Following the outcome of various tax tribunals HMRC has revised its VAT policy which means manual window blinds and shutters are now considered building materials for VAT purposes and can be zero-rated when installed in a qualifying build
In the case of Wickford Development Co Ltd (Wickford) vs HMRC in October 2020, the First Tier Tribunal (FTT) ruled in favour of Wickford and found that VAT charged on roller blinds incorporated in the buildings was eligible for recovery as building materials.
Wickford, a developer, had claimed input VAT on the purchase of roller blinds which were fitted on new buildings on the basis that new homes are built and sold by developers and that the supply is zero-rated for VAT purposes and the builder recovers VAT on the building materials used.
The ruling has been issued in Revenue and Customs Brief 5, and revises the original Customs Brief 02/11, published by HMRC on 25 January 2011. This stated that roller blinds and other window furniture are not building materials, meaning that the VAT was blocked and could not be recovered by the contractors. Wickford then appealed this to the FTT.
The FTT concluded that the guidance in the 2011 HMRC Brief was incorrect and HMRC then accepted the FTT’s decision that manual window blinds and shutters are considered building materials for VAT purposes and that in the cases where VAT was disallowed an adjustment can be made on the VAT return.
HMRC added that this does not extend to any window blinds that are motorised. These are included in the exceptions of the blocking order as they are electrical appliances. HMRC’s policy on curtains has not changed as they are not fixtures incorporated into a building.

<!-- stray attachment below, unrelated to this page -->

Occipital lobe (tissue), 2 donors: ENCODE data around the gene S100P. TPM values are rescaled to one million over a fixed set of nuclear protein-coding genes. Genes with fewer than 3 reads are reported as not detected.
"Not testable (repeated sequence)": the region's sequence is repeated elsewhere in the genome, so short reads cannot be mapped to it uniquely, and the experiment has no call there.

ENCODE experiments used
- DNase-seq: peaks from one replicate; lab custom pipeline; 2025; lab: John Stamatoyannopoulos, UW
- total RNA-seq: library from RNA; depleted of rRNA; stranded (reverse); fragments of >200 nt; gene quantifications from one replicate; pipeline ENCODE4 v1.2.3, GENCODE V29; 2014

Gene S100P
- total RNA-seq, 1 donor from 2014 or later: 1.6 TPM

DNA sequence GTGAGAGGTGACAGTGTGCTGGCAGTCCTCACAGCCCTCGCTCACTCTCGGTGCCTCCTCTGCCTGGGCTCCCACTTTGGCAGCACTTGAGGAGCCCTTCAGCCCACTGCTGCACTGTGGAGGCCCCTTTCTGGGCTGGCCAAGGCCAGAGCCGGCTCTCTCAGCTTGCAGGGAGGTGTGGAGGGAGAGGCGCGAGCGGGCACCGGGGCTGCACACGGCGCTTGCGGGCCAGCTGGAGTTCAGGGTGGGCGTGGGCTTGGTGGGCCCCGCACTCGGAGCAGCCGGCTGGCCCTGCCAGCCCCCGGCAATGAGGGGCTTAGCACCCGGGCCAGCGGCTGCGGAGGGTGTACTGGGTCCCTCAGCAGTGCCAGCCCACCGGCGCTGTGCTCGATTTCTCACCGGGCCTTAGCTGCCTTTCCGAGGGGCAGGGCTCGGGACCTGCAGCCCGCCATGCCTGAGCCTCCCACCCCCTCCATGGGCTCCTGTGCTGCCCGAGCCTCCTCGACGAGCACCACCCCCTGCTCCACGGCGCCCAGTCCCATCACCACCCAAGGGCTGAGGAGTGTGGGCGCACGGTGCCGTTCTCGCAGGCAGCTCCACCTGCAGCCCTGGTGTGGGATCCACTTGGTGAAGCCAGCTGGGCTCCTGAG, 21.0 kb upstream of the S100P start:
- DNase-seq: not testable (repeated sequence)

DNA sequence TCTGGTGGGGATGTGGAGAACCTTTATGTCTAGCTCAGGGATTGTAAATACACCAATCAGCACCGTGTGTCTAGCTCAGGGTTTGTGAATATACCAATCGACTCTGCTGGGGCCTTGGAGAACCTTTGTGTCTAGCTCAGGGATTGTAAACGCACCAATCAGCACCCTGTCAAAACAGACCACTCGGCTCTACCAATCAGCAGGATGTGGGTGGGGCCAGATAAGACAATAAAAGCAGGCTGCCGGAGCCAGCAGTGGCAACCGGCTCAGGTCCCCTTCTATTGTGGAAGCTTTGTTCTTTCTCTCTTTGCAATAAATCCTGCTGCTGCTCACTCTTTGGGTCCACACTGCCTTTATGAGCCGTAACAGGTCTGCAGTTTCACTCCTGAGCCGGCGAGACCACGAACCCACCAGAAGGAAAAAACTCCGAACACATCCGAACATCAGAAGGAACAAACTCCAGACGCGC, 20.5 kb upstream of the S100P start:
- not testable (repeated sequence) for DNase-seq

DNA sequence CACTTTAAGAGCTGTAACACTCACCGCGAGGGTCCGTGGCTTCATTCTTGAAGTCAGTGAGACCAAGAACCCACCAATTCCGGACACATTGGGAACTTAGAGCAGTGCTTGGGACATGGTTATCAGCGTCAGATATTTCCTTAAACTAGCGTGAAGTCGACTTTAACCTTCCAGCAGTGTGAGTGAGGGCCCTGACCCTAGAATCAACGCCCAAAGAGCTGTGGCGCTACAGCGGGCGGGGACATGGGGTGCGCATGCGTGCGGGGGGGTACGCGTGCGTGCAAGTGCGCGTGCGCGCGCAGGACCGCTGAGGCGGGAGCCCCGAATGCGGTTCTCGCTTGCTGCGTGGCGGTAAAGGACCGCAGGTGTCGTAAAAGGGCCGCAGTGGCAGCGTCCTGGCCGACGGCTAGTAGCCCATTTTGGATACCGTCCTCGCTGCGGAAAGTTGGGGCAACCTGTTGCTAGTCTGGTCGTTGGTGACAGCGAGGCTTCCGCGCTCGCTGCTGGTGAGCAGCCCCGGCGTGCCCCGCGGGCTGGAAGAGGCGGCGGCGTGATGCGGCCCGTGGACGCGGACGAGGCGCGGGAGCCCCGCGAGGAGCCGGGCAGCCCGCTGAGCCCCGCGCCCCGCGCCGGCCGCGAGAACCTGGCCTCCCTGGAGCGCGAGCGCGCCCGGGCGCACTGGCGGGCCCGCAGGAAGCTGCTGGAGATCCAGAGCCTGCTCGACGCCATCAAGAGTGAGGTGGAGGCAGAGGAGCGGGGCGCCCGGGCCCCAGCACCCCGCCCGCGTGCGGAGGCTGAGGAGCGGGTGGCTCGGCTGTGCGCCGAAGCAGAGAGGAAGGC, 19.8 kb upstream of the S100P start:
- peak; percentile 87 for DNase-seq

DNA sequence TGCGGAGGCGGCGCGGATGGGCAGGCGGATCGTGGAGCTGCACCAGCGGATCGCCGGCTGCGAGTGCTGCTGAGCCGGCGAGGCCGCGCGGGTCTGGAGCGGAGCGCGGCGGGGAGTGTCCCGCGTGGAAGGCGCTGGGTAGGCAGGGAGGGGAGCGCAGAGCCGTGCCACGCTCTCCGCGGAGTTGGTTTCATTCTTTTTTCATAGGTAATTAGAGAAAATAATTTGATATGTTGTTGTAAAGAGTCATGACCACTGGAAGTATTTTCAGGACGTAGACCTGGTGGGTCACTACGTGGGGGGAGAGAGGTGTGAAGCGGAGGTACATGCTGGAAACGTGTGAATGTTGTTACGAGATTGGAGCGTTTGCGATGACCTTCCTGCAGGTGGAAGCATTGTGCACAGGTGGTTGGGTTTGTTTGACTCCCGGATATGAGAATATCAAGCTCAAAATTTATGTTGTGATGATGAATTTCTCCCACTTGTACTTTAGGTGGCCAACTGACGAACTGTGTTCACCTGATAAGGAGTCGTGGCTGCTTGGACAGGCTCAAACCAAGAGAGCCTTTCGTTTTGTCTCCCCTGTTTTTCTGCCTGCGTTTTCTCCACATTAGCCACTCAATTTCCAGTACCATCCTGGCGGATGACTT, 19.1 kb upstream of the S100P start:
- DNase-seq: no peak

HMRC is now in the process of updating the guidance on this subject. The tax authority confirmed that it will not appeal this decision. The new guidance came into effect on 5 October 2020.
VAT on window shutters and blinds for new-build properties has been a significant point of contention for a long time between home builders, HMRC and window-covering supply companies.
According to the VAT Act 1994, the construction of a residential property is zero-rated for VAT purposes. The zero rate applies to the construction services and building materials incorporated into the property by the persons supplying those services. HMRC always maintained its policy of excluding internal window shutters and other window furniture.
The zero rate is restricted to basic materials that make up the structure of a property such as bricks, mortar, timber and glass. Standard fittings and fixtures that enable the property to function such as kitchen units, work surfaces, sinks and draining boards, wash hand basins, baths, and toilets are also covered.